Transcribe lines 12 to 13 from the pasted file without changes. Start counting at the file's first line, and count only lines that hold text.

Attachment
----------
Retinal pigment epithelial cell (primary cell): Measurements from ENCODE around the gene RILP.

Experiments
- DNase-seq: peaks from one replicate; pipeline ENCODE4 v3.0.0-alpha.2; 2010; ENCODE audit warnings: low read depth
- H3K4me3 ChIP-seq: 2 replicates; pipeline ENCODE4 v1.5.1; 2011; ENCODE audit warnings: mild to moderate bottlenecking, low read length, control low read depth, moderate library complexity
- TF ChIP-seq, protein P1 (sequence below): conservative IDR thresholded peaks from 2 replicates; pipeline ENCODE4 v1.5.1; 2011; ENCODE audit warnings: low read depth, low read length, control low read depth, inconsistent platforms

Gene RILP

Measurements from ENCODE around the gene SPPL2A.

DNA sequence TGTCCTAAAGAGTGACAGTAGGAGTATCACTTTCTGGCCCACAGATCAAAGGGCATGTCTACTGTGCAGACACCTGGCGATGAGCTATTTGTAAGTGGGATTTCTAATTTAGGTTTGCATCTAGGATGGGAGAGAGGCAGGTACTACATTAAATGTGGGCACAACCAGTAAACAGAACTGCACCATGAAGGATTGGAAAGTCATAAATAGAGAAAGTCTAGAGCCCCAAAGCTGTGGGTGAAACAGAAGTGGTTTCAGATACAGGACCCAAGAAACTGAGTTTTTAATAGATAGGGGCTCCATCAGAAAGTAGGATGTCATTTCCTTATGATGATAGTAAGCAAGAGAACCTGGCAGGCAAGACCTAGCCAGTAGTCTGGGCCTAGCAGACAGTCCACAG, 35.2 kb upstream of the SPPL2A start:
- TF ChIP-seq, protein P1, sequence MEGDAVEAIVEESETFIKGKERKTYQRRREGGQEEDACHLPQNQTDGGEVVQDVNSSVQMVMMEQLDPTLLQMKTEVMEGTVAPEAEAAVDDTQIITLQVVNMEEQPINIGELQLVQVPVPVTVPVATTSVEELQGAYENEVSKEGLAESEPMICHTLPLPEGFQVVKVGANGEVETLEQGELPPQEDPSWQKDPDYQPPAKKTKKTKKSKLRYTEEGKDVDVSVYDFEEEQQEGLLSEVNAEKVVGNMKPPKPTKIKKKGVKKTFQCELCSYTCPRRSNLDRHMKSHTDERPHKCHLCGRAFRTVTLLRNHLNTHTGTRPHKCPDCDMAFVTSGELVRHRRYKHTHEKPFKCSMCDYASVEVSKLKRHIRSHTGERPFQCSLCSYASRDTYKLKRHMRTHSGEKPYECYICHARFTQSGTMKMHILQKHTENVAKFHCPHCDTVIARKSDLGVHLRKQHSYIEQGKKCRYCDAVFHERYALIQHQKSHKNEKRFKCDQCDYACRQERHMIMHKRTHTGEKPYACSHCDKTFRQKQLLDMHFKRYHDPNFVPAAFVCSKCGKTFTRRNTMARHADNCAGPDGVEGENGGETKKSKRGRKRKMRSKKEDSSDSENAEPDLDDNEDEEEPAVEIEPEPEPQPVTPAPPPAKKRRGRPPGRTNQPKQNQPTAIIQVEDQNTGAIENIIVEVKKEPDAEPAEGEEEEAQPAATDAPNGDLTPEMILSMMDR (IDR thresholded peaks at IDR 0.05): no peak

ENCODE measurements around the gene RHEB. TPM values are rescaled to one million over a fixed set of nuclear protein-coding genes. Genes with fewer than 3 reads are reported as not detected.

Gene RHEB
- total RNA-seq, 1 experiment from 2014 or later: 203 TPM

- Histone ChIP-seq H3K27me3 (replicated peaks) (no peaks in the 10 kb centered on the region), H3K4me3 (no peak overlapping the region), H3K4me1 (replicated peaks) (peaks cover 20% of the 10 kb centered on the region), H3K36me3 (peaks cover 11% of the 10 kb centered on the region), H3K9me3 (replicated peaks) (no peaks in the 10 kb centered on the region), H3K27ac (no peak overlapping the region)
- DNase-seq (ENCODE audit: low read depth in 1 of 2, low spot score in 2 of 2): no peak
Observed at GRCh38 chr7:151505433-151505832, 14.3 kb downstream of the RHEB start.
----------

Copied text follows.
- total RNA-seq, 1 experiment from 2014 or later: 203 TPM

- Histone ChIP-seq H3K27me3 (replicated peaks) (no peaks in the 10 kb centered on the region), H3K4me3 (no peak overlapping the region), H3K4me1 (replicated peaks) (peaks cover 20% of the 10 kb centered on the region), H3K36me3 (peaks cover 11% of the 10 kb centered on the region), H3K9me3 (replicated peaks) (no peaks in the 10 kb centered on the region), H3K27ac (no peak overlapping the region)